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The latest exhibition at the Museum of Natural History traces patterns revealed by genetics, archaeology and demography to tell the dynamic story of Britain’s ever-changing population.

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From the arrival of the earliest modern humans over 40,000 years ago to the population of the present day, the history of the people of Britain is one of movement, migration and settlement. 'Settlers' at the Oxford Museum of Natural History charts the cultural and genetic impact of major movements of people in Britain – a rich and exciting history of perpetual arrival and departure.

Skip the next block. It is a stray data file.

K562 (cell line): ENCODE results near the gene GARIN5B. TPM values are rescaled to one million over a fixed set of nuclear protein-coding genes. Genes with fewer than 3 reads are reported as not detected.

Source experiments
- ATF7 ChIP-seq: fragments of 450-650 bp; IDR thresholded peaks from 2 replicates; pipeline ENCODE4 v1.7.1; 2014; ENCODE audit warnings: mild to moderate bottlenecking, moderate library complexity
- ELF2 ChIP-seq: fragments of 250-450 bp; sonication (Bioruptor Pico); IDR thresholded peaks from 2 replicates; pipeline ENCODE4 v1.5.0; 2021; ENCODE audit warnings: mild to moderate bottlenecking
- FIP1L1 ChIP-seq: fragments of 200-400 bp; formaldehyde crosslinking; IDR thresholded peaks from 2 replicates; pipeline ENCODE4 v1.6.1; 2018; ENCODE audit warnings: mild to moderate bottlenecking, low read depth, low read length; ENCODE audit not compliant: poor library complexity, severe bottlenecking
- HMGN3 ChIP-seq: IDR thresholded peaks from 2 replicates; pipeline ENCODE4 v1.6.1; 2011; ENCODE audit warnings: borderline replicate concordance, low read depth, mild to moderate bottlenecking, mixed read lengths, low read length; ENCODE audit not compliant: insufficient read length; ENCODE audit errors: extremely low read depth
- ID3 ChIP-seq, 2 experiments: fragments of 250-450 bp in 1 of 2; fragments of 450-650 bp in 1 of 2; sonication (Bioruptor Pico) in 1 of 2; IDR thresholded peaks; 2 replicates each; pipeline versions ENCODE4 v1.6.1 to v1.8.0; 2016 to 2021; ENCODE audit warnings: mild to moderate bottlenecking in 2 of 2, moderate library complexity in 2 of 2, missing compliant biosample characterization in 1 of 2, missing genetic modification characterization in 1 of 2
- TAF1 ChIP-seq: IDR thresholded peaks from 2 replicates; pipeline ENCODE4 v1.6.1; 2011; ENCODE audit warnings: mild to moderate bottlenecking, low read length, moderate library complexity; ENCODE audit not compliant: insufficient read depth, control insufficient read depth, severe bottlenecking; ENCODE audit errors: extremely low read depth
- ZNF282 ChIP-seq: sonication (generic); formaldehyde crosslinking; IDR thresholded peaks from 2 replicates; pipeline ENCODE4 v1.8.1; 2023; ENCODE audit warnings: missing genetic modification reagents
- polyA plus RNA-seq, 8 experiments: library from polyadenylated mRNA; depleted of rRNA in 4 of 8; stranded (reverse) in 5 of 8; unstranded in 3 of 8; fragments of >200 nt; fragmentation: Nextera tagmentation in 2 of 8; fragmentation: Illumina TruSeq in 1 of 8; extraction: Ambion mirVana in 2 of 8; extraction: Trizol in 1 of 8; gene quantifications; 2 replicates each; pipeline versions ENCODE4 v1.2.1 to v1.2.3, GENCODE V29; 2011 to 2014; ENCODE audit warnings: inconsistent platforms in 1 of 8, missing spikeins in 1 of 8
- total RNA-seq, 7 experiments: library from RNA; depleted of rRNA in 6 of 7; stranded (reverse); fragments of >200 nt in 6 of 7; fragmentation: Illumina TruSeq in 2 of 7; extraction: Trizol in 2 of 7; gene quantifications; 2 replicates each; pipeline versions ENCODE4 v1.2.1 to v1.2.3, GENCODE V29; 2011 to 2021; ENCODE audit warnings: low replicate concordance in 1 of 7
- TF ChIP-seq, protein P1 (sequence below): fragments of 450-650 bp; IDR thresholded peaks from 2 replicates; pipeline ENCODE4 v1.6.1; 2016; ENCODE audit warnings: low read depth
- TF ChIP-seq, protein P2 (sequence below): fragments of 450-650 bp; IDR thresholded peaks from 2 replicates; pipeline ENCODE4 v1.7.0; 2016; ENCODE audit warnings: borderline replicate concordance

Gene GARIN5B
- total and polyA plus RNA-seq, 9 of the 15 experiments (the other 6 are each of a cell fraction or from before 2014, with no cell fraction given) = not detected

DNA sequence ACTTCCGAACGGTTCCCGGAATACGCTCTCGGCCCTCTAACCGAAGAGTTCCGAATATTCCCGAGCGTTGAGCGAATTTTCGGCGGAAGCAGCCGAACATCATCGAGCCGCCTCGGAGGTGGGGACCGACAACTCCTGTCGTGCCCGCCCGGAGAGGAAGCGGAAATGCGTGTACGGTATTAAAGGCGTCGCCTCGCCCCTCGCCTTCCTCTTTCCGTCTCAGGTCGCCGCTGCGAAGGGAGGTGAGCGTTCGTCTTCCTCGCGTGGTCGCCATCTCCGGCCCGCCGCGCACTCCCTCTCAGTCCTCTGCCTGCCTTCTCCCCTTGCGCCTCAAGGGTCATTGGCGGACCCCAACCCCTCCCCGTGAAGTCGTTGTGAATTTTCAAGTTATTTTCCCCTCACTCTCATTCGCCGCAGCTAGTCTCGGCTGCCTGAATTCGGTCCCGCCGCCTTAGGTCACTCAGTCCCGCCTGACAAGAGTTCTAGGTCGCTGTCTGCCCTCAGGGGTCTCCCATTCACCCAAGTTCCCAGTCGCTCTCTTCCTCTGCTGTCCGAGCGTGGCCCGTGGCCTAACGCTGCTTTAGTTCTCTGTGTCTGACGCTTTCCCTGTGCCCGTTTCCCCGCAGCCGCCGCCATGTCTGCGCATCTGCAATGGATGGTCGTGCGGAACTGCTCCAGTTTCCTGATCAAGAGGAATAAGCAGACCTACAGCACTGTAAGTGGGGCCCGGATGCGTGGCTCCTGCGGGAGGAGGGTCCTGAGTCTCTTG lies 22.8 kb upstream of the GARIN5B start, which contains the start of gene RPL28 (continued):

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Opening with a showcase of remains from the oldest known  ceremonial burial in Western Europe, the 33,000-year-old ‘Red Lady’ of Paviland (actually a man), 'Settlers'  charts the waves of migration that have shaped Britain since the islands became continuously inhabited at the end of the last Ice Age, around 12,000 years ago.

Settlers is the fifth exhibition in the Museum's Contemporary Science & Society series, and is based around the People of the British Isles research project which was led by the Wellcome Centre for Human Genetics (part of the Nuffield Department of Clinical Medicine). It also draws on research from other departments of the University including Geography and Archaeology. 

Accompanying the exhibition is specially commissioned artwork from contemporary visual artist Ian Kirkpatrick, and an extensive of programme of events. The exhibition will run until Sunday 16 September 2018. 

Find out more 

Image courtesy of Claire Williams